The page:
When you borrow money, you are borrowing from an assumed productive future. For example, if you borrow $24,000 for a car, to be paid back in 6 years, you are predicting that you will make enough money back over the next 6 years to pay it back. If you do, great. However, if you don’t, you will lose the car, everything you have paid into the car, and you will have nothing. This is the nature of debt.
However, when you borrow money from your future, you are making a deliberate decision to reduce your future prosperity for a more prosperous present. This is not necessarily a bad thing, because by borrowing money now, you may be creating a more prosperous future, because having that car now allows you to take advantage of opportunities that you might not have if you didn’t have a vehicle to drive. However, it is not wise to borrow from your future to pay for things that do not contribute to your future prosperity, like vacations, video games, or fancy clothing, because if you do not have the money to pay these things back, then you must resort to outright theft by declaring bankruptcy and rob the people who loaned you money.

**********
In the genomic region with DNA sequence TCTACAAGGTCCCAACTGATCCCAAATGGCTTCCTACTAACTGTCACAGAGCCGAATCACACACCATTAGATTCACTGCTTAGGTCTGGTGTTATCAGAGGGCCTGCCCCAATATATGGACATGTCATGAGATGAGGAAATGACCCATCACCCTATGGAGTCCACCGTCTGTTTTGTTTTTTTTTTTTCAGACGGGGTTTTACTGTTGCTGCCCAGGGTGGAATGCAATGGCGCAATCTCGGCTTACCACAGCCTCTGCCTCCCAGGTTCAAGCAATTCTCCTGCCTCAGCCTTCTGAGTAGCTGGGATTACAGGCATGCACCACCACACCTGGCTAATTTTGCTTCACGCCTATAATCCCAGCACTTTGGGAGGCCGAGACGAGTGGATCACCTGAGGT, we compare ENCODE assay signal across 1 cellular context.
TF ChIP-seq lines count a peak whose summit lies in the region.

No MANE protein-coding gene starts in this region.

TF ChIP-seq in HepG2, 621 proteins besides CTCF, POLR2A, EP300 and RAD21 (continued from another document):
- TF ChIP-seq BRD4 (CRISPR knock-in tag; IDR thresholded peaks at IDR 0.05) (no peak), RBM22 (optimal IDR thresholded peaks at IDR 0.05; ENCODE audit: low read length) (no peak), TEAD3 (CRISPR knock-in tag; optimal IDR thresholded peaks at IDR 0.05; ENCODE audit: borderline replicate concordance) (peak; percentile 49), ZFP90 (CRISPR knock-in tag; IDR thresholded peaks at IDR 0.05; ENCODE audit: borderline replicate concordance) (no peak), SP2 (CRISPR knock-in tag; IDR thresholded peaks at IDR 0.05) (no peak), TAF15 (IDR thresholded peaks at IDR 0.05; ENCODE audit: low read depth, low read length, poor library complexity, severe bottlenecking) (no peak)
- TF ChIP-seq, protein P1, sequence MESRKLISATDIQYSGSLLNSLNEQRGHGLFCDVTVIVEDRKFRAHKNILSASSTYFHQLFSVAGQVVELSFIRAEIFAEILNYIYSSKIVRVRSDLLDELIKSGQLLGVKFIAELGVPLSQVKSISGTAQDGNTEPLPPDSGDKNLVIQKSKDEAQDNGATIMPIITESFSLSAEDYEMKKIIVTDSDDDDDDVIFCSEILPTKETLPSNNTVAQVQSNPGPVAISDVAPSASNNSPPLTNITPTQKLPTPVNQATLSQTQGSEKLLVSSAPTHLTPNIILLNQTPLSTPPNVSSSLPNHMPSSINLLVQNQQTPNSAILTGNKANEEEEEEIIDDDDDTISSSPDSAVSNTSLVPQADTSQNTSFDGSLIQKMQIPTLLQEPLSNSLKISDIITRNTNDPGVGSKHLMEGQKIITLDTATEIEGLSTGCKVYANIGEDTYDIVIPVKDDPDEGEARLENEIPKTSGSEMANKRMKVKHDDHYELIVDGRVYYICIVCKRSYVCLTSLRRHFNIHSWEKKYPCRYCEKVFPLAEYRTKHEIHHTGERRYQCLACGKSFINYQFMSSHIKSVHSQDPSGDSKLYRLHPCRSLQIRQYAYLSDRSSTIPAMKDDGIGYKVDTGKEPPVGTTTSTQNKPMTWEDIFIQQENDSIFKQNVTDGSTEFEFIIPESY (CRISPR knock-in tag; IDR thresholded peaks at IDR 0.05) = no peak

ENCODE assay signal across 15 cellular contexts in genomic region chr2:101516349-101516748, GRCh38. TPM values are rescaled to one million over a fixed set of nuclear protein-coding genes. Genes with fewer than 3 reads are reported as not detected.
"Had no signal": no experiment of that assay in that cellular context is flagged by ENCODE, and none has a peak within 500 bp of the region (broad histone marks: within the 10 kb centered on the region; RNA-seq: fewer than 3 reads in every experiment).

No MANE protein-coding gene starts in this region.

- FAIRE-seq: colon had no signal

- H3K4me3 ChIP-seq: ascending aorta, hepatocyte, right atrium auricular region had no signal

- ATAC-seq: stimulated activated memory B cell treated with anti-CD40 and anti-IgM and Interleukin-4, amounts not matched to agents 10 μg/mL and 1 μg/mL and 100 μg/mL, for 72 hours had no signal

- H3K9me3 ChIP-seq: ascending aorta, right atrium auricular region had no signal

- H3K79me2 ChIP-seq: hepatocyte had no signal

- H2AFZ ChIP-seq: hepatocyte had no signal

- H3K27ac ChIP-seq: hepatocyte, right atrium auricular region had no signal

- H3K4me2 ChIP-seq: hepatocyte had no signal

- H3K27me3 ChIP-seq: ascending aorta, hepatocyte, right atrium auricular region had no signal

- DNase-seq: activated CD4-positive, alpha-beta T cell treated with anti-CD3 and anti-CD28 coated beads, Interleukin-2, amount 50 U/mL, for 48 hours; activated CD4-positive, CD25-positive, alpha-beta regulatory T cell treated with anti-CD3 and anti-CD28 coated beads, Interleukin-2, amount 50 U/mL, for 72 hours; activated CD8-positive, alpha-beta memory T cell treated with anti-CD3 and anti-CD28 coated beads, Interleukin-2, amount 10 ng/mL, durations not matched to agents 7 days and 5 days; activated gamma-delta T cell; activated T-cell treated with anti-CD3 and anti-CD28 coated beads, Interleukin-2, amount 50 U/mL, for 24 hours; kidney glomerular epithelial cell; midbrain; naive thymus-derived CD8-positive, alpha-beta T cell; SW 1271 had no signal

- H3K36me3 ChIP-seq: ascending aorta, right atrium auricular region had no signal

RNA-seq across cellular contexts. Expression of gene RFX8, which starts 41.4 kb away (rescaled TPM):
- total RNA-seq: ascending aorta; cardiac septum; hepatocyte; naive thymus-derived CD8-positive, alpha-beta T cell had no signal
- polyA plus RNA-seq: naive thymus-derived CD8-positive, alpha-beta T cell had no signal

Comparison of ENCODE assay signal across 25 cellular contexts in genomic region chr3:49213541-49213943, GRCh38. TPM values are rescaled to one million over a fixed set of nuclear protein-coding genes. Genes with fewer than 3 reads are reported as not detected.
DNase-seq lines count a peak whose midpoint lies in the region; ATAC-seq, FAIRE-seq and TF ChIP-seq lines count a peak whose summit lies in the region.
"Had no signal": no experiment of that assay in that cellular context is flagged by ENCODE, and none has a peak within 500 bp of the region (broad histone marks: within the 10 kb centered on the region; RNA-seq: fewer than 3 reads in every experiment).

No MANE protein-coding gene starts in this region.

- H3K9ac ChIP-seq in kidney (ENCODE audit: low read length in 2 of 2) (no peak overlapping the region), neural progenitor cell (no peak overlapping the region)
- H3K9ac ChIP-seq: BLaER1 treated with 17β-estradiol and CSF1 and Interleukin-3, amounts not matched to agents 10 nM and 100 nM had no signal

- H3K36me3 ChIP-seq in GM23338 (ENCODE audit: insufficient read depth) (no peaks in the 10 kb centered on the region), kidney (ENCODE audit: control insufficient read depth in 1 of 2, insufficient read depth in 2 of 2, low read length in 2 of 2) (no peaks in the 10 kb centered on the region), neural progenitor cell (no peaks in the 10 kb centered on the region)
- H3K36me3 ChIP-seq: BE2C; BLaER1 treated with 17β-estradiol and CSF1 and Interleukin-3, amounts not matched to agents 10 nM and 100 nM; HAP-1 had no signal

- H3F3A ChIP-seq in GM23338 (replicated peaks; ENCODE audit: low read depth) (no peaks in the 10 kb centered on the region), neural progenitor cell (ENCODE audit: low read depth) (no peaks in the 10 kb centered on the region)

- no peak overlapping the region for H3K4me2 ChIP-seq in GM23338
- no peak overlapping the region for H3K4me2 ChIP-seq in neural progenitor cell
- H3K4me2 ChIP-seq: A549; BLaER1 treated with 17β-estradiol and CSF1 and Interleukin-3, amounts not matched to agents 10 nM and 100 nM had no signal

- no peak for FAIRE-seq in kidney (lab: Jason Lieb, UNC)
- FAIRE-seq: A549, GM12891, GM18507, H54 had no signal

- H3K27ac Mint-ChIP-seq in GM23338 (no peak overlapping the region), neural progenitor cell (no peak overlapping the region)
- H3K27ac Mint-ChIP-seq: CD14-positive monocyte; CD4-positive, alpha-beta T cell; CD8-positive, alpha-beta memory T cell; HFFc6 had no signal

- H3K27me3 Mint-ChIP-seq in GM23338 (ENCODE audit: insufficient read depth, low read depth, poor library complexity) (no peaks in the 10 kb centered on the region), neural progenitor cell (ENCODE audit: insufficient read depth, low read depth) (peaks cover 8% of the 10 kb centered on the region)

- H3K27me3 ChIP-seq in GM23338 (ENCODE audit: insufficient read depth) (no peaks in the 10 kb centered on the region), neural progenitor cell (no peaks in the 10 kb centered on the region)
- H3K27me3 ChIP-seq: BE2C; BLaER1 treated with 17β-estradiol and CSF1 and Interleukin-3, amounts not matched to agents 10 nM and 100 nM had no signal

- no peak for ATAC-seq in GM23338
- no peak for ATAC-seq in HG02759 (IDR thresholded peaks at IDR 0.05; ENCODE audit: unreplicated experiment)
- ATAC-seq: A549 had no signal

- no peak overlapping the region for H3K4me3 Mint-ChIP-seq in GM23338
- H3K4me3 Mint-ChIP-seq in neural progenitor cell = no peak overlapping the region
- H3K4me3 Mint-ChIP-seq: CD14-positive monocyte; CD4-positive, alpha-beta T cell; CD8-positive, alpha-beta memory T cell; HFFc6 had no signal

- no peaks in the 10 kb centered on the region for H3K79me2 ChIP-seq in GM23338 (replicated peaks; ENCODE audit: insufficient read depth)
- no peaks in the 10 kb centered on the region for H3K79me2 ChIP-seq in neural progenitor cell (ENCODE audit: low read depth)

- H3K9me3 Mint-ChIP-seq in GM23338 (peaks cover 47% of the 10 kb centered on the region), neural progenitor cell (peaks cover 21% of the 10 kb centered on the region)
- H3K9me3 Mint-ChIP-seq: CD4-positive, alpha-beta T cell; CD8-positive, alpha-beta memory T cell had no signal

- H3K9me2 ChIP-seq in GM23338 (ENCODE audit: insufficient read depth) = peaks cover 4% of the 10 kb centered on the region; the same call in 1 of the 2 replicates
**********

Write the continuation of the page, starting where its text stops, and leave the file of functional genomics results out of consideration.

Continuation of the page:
This is basically what Europe has done to itself. It didn’t just borrow money to create a productive future for itself. It also borrowed money on non-productive things like healthcare, pensions, and welfare based on the gamble that it had a future prosperity and could afford it all. Unfortunately, it’s prosperity has been less than it hoped and the debt it borrowed has grown.
The only ways out is to either cut its non-productive spending: education, healthcare, welfare, and pensions, until,the books are glanced or resort to outright theft to those that bought Europe’s bonds based on the promise that Europe would eventually buy those bonds back.
And united to cut off Adam Smith's invisible hand.